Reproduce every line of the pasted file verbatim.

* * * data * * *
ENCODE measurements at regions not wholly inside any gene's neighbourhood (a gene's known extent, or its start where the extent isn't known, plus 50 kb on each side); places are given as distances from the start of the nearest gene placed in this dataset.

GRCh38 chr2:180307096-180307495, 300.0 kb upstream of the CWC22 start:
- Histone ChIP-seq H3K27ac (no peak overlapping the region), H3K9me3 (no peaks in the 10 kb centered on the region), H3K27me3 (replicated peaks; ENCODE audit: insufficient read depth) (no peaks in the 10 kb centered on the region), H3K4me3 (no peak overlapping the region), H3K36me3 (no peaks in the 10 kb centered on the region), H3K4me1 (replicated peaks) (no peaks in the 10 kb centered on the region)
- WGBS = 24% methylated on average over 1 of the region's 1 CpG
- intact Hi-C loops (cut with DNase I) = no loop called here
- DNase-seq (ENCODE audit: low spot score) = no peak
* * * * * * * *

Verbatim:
ENCODE measurements at regions not wholly inside any gene's neighbourhood (a gene's known extent, or its start where the extent isn't known, plus 50 kb on each side); places are given as distances from the start of the nearest gene placed in this dataset.

GRCh38 chr2:180307096-180307495, 300.0 kb upstream of the CWC22 start:
- Histone ChIP-seq H3K27ac (no peak overlapping the region), H3K9me3 (no peaks in the 10 kb centered on the region), H3K27me3 (replicated peaks; ENCODE audit: insufficient read depth) (no peaks in the 10 kb centered on the region), H3K4me3 (no peak overlapping the region), H3K36me3 (no peaks in the 10 kb centered on the region), H3K4me1 (replicated peaks) (no peaks in the 10 kb centered on the region)
- WGBS = 24% methylated on average over 1 of the region's 1 CpG
- intact Hi-C loops (cut with DNase I) = no loop called here
- DNase-seq (ENCODE audit: low spot score) = no peak